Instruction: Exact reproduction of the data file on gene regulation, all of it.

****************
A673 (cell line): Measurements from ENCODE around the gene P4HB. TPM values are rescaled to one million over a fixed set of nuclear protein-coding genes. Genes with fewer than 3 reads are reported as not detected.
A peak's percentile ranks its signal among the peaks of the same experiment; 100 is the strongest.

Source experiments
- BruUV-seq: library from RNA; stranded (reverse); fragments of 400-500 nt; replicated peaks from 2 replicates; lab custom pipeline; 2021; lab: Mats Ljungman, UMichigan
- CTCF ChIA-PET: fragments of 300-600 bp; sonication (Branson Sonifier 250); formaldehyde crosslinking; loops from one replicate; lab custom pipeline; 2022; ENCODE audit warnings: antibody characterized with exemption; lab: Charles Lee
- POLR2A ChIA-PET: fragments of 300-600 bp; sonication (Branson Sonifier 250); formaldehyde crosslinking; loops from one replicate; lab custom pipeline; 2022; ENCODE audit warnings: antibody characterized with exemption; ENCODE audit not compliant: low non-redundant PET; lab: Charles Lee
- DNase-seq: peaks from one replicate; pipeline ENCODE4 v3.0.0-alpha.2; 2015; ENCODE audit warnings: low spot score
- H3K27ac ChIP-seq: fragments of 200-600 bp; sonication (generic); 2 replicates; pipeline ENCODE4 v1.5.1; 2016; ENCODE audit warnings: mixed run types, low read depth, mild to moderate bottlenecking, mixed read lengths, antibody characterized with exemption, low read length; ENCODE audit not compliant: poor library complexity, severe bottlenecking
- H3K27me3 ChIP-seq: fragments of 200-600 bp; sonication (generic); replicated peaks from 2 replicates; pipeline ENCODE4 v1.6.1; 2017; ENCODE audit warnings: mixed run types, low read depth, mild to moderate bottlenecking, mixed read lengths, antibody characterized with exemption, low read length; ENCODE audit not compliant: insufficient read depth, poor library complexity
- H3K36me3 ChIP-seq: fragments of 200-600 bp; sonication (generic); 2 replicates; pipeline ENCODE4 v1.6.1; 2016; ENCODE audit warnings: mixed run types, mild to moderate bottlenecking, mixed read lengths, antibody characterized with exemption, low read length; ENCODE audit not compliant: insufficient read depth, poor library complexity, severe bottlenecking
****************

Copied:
A673 (cell line): Measurements from ENCODE around the gene P4HB. TPM values are rescaled to one million over a fixed set of nuclear protein-coding genes. Genes with fewer than 3 reads are reported as not detected.
A peak's percentile ranks its signal among the peaks of the same experiment; 100 is the strongest.

Source experiments
- BruUV-seq: library from RNA; stranded (reverse); fragments of 400-500 nt; replicated peaks from 2 replicates; lab custom pipeline; 2021; lab: Mats Ljungman, UMichigan
- CTCF ChIA-PET: fragments of 300-600 bp; sonication (Branson Sonifier 250); formaldehyde crosslinking; loops from one replicate; lab custom pipeline; 2022; ENCODE audit warnings: antibody characterized with exemption; lab: Charles Lee
- POLR2A ChIA-PET: fragments of 300-600 bp; sonication (Branson Sonifier 250); formaldehyde crosslinking; loops from one replicate; lab custom pipeline; 2022; ENCODE audit warnings: antibody characterized with exemption; ENCODE audit not compliant: low non-redundant PET; lab: Charles Lee
- DNase-seq: peaks from one replicate; pipeline ENCODE4 v3.0.0-alpha.2; 2015; ENCODE audit warnings: low spot score
- H3K27ac ChIP-seq: fragments of 200-600 bp; sonication (generic); 2 replicates; pipeline ENCODE4 v1.5.1; 2016; ENCODE audit warnings: mixed run types, low read depth, mild to moderate bottlenecking, mixed read lengths, antibody characterized with exemption, low read length; ENCODE audit not compliant: poor library complexity, severe bottlenecking
- H3K27me3 ChIP-seq: fragments of 200-600 bp; sonication (generic); replicated peaks from 2 replicates; pipeline ENCODE4 v1.6.1; 2017; ENCODE audit warnings: mixed run types, low read depth, mild to moderate bottlenecking, mixed read lengths, antibody characterized with exemption, low read length; ENCODE audit not compliant: insufficient read depth, poor library complexity
- H3K36me3 ChIP-seq: fragments of 200-600 bp; sonication (generic); 2 replicates; pipeline ENCODE4 v1.6.1; 2016; ENCODE audit warnings: mixed run types, mild to moderate bottlenecking, mixed read lengths, antibody characterized with exemption, low read length; ENCODE audit not compliant: insufficient read depth, poor library complexity, severe bottlenecking